Australian government inquiry blames wage levels for car plant closures
23 December 2013
The Liberal-National government’s Productivity Commission last Friday issued an 81-page interim report of its inquiry into the car industry. Its findings implicitly justify the decision of both Ford and General Motors Holden to shut down their manufacturing operations on the grounds that “Australia is among the highest labour cost countries.” Using figures supplied by the auto conglomerates themselves, the Commission declared that the cost of vehicle production in Australia was “two times higher than in Europe, and four times higher than in Asia.”
The nominal task of the Productivity Commission is to review the level and effectiveness of government subsidies provided to the car industry. Its final report of the inquiry is scheduled for release by March 31, 2014.
The interim findings, however, make clear the thoroughly scripted character of the entire process. Its primary purpose is to endorse the clamour by corporations and media commentators for cuts to workers’ wages and conditions. Working people across the country will be told that if they do not accept the slashing of their living standards, they can expect to see their jobs destroyed, like those in the car industry. Toyota, the third and largest vehicle manufacturer in Australia, is already demanding that its workforce agree to the elimination of a raft of conditions or it will also shut down.
The contents of the Productivity Commission’s interim report pointed to the likelihood that Ford and General Motors decided to liquidate their Australian operations years ago.
It noted that between 2007 and 2009, as the global economic crisis affected millions of people, demand for vehicles plummeted by 22 percent in the US, Europe and Japan. The Commission highlighted some of the indices of the vast international restructuring carried out by the major producers as they sought to generate profits amid the deepest slump since the 1930s. Employment in US-based assembly plants was slashed by 62,000 and around 194,000 in component manufacturing firms. GM closed six US plants. The Commission also noted the cutbacks that have been carried out in Europe, including Ford’s sackings in Britain and Belgium and GM’s moves to mothball the Bochum plant in Germany next year.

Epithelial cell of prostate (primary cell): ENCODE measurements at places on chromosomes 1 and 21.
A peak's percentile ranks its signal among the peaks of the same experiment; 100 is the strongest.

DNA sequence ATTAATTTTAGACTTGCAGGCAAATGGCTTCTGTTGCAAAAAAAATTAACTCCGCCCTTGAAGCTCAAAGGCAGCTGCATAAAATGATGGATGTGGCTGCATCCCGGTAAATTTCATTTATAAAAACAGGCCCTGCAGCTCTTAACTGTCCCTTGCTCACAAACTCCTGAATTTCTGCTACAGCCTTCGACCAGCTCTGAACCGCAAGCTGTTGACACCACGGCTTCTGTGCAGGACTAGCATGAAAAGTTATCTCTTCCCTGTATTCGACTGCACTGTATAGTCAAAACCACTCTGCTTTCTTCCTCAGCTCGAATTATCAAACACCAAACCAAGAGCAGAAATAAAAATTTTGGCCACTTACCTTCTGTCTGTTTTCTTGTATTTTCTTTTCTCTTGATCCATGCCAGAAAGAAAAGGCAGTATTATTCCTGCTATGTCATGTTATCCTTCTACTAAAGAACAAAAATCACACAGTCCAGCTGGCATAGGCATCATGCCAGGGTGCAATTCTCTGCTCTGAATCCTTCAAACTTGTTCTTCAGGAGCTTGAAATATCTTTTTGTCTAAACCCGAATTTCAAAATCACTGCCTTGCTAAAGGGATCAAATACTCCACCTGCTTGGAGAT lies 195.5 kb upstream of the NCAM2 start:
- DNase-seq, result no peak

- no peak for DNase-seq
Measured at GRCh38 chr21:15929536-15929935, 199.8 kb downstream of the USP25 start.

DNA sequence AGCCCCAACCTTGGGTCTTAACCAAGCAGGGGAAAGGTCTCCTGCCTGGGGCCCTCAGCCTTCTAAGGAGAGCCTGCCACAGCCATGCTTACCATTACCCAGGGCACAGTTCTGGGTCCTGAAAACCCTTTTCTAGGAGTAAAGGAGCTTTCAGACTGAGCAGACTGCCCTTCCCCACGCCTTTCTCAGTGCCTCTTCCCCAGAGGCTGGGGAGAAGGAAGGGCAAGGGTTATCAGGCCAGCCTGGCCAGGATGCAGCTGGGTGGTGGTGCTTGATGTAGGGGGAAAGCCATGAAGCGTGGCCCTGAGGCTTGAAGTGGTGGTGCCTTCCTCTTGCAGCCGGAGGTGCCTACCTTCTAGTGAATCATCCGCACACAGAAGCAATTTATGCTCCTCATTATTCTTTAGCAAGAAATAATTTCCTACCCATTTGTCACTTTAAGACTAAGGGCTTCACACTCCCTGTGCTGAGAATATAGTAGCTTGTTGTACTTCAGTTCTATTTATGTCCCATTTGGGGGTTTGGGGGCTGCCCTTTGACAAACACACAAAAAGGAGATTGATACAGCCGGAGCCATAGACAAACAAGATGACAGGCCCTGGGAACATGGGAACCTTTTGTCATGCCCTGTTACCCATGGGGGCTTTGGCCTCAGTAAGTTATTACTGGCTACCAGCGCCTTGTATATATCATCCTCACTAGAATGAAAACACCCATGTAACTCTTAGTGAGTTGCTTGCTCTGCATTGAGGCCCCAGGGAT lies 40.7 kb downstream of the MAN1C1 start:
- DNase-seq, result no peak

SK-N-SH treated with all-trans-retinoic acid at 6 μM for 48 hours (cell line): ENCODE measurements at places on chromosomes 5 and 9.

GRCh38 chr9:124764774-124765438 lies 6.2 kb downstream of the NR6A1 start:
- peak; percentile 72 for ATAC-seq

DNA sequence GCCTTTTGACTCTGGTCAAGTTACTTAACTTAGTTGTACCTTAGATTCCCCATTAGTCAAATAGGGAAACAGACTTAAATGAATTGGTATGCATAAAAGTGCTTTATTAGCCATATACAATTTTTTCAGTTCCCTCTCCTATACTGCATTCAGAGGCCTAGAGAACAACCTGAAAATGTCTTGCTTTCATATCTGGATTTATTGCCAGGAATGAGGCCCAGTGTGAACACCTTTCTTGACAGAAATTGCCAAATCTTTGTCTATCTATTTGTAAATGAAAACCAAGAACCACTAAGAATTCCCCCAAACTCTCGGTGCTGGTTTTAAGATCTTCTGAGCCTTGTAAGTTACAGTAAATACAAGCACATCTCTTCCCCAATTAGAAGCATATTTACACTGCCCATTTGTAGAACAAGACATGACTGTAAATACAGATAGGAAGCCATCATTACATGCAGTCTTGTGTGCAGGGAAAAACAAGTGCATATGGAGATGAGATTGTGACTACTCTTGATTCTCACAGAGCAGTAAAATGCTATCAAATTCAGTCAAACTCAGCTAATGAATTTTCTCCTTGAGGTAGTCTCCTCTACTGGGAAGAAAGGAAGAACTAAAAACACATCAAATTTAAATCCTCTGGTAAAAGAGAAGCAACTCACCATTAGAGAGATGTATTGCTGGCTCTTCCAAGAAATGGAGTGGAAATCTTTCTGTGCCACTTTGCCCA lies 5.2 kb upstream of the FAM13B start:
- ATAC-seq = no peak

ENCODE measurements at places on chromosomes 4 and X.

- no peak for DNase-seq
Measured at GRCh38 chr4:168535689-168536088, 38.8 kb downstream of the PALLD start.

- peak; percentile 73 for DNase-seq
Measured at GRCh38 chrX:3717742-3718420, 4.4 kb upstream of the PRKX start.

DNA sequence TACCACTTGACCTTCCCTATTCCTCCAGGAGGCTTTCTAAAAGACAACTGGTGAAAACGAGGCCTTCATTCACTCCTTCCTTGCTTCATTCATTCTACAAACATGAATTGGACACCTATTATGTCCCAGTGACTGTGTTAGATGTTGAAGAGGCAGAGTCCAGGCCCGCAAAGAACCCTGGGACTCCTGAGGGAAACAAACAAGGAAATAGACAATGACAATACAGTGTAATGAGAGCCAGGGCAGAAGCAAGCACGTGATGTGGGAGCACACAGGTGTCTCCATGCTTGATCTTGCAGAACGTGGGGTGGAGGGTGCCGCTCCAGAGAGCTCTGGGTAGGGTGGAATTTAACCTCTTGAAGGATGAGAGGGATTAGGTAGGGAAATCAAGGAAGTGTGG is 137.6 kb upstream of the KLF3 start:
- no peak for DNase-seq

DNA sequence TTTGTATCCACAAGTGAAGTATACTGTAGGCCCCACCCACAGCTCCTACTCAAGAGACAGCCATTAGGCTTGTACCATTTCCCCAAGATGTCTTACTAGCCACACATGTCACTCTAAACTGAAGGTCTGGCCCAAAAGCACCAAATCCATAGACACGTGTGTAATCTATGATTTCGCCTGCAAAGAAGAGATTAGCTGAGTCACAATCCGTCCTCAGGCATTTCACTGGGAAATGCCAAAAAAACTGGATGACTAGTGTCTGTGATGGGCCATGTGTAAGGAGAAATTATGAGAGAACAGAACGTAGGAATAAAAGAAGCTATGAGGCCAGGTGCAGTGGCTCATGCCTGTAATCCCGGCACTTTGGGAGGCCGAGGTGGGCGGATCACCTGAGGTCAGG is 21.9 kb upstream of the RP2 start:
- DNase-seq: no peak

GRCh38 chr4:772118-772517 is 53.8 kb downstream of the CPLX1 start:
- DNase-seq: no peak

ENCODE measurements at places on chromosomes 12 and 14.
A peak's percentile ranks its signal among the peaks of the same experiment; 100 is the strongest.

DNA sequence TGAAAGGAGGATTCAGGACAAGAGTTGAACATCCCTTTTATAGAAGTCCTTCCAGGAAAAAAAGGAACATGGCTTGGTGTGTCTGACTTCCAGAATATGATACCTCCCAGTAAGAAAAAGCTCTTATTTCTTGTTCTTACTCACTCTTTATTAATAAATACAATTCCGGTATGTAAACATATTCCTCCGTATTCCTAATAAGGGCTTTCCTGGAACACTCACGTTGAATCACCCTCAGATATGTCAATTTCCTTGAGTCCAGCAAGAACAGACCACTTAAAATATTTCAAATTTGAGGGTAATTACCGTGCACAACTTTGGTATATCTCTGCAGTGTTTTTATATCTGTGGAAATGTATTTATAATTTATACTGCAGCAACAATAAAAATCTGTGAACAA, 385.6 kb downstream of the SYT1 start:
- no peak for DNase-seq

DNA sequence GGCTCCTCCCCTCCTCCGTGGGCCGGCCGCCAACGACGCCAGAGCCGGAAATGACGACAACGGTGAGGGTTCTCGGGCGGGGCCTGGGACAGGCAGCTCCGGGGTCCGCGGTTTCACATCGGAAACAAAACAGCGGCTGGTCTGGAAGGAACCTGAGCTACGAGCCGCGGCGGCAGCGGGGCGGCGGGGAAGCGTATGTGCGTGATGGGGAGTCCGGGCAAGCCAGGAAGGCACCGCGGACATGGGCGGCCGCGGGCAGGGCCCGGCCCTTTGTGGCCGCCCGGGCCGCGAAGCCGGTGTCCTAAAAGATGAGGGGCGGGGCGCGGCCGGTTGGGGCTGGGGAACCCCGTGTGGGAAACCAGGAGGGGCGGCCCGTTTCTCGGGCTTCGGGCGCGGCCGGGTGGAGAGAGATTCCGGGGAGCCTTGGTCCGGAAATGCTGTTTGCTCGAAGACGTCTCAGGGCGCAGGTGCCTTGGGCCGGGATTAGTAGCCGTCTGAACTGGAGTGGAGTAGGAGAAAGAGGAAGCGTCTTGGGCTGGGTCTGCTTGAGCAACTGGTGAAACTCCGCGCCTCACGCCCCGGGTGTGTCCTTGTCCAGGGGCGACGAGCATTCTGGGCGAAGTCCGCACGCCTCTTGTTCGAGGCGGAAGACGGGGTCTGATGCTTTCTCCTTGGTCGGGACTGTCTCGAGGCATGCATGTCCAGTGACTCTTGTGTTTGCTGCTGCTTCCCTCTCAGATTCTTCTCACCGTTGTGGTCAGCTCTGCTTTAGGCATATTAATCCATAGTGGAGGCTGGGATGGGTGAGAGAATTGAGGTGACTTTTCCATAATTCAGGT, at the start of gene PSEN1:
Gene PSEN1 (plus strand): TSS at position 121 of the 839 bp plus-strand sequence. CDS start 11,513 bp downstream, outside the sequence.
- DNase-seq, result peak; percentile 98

The Productivity Commission noted that amid the cost-cutting drive, there has been a “rapid expansion of investment in production capacity in countries such as China, Mexico, Korea, and Thailand”, where cheap labour can be exploited and new markets tapped. Car sales in China in 2012 accounted for 24 percent of the world total, up from 9 percent in 2005. GM now produces more vehicles in China than it does in the US.
The Commission pointed to the way in which all the auto companies are cutting costs through the development of “global platforms”, in which different car models produced and sold in different parts of the world are based on the same design and assembled using the same components. Volkswagen, it noted, now manufactures 40 models internationally using just one platform. Ford is reducing the number of its platforms from 27 in 2007 to just 9 by 2017. GM is reducing its platforms from 30 to 14 by 2018.